# Graphs of Sine and Cosine

The sine curve has many applications in Physics. For example, sound, light and electromagrnetic waves all travel in a sine wave.

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The graphs of $y = sin(x)$ {sometimes called the sine wave} and $y = \cos(x)$ are derived from the definition of sin and cos using the unit circle:

- If P is a point on the unit circle measured an angle of $\theta$ from the positive x-axis,
- then $\sin(\theta)$ is defined as the y-coordinate of P.
- and $\cos(\theta)$ is defined as the x-coordinate of P.

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For all trig graphs,

- the
**median line**(or mean line) is a horizontal line through the centre of the graph - the
**amplitude**is the maximum height above the median line - the
**period**is the distance in the x-direction to complete one cycle of the graph

… … Source: Wikipedia (Sine)

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## Graph of y = sin(x)

The above diagram only shows one cycle of sine. The sine function actually continues to infinity.

For the graph, $y = \sin(x)$

- The median line is along the x-axis ($y = 0$)
- The amplitude is a = 1
- The period is $2\pi$
- Domain: $x \in R$
- Range: $y \in [ -1, \; 1 ]$

## Graph of y = cos(x)

The graph, $y = \cos(x)$ is the same shape as $y = \sin(x)$ but translated $\frac{\pi}{2}$ to the left.

For the graph, $y = \cos(x)$

- The median line is along the x-axis ($y = 0$)
- The amplitude is $a=1$
- The period is $2\pi$
- Domain: $x \in R$
- Range: $y \in [-1, \; 1 ]$

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## Transformations

We can use the standard transformations, such as dilations, translations and reflections on the trig graphs.

### Dilations in the Y-Direction (from x-axis): $y = a\sin(x)$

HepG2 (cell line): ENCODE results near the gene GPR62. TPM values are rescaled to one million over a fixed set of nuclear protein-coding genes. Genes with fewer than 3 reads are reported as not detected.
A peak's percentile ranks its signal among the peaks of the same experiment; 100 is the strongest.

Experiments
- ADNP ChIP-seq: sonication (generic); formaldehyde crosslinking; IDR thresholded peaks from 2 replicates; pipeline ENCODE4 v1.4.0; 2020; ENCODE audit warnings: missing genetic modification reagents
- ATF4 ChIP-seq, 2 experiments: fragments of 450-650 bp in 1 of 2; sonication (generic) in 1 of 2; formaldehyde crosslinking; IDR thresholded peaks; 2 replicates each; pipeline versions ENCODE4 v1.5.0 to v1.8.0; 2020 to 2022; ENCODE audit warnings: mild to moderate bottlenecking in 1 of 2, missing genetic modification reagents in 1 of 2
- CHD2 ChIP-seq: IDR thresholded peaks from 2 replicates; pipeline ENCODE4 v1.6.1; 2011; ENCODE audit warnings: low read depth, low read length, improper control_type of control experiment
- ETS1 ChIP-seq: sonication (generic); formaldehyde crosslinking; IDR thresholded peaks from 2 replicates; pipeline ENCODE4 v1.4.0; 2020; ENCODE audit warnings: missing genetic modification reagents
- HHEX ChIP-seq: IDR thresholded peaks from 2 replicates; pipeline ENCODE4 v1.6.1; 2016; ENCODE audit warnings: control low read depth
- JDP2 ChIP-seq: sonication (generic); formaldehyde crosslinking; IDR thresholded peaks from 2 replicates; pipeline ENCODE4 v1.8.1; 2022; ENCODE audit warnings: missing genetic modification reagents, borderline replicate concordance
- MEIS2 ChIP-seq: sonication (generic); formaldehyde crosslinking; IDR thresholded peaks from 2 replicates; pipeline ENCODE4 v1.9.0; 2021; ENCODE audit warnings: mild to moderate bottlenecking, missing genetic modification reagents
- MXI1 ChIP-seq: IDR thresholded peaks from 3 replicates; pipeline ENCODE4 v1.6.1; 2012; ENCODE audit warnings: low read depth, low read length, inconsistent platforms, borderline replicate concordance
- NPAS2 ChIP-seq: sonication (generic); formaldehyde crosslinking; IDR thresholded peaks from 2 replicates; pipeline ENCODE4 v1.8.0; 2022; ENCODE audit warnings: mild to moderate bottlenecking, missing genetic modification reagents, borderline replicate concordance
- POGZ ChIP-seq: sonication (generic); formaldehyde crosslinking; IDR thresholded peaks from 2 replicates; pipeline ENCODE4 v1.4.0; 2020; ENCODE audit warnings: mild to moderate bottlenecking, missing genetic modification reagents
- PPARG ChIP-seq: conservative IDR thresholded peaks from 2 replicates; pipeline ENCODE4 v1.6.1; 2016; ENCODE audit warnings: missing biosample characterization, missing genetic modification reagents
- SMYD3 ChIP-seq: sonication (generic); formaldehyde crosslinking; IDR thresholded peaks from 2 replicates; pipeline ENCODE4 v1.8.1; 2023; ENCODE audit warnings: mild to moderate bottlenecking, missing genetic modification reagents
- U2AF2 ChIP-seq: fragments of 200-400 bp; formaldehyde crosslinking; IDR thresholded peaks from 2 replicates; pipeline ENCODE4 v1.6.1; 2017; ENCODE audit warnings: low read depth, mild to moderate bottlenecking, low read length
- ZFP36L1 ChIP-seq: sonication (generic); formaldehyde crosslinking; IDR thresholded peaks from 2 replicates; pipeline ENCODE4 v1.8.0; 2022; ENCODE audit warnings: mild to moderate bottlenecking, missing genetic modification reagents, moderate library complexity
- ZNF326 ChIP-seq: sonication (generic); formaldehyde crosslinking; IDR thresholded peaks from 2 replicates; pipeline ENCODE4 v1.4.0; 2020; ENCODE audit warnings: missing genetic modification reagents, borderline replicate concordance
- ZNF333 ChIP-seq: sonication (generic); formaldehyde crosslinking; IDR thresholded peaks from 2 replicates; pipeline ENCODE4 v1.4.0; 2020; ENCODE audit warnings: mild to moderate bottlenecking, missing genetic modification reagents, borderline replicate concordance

$y = a\sin(x)$ causes a dilation by a factor of a on the x-axis (in the y-direction),

- in the same way that $y = af(x)$ causes a dilation on the x-axis.

Because the amplitude of $\sin(x)$ is **1**, a dilation by a factor of a changes the amplitude to **a**.

Recall that if **a** is negative, we get a reflection across the x-axis (in the y-direction).

**Note:** Since amplitude is always positive, the amplitude is the magnitude of a $|a|$.

#### Example 1

Sketch the graph, $y = 2\sin(x)$

**Solution**

- The median line is along the x-axis ($y = 0$)
- Amplitude $a = 2$
- Period: $2\pi$
- Domain: $x \in R$
- Range: $y \in [-2, \; 2]$

The x-intercepts can be found by solving $2\sin(x) = 0$

- x-intercepts: $x = k\pi, \quad k \in Z$

{we use k instead of n because n has a different meaning here}

## Dilations in the X-Direction (from y-axis): $y = \cos(nx)$

$y = \cos(nx)$ causes a dilation by a factor of $\frac{1}{n}$ in the x-direction, in the same way that $y = f(nx)$ causes a dilation.

Because the period starts at $2\pi$, a dilation by $\frac{1}{n}$ changes the period to $\frac{2\pi}{n}$

Recall that if **n** is negative, we get a reflection across the y-axis (in the x-direction).

Note: Since period > 0, the period is $\dfrac{2\pi}{|n|}$

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#### Example 2

Sketch the graph, $y = \cos(2x)$

**Solution**

- The median line is along the x-axis ($y = 0$)
- Amplitude $a = 1$
- Period: $\frac{2\pi}{2} = \pi$
- Domain: $x \in R$
- Range: $y \in [-1, \; 1]$

The x-intercepts can be found by solving $\cos(2x) = 0$

- x-intercepts: $x=k\pi \pm \dfrac{\pi}{4}, \; k \in Z$

or, more simply:

- x-intercepts: $x= \left( 2k+1 \right) \dfrac{\pi}{4}, \; k \in Z$

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#### Example 3

Sketch the graph $y=\sin \left( x-\dfrac{\pi}{2} \right)+2$

**Solution**

- Median line: $y = 2$
- Amplitude:
**1** - Period: $2\pi$
- Domain: $x \in R$
- Range: $y \in [1, \; 3]$

The points on the median line can be found by solving $y = 2$.

- median points: $x = \left( 2k+1 \right) \dfrac{\pi}{2}, \; k \in Z$

- x-intercepts: none … (found by solving $y = 0$ )

## Summary

$y = a\sin \big(n(x - b) \big) + c$ {and same for cos}

- dilated by a factor of a in the y-direction
- dilated by a factor of $\frac{1}{n}$ in the x-direction
- if a < 0, reflected in the y-direction
- if n < 0, reflected in the x-direction
- translated b units to the right
- translated c units up

SO:

- Median line: $y = c$
- Amplitude = $|a|$
- Period = $\frac{2\pi}{n}$
- Domain: $x \in R$
- Range: $y \in [c + a, \; c - a]$
- Median points: solve $y = c$
- x-intercepts: solve $y = 0$

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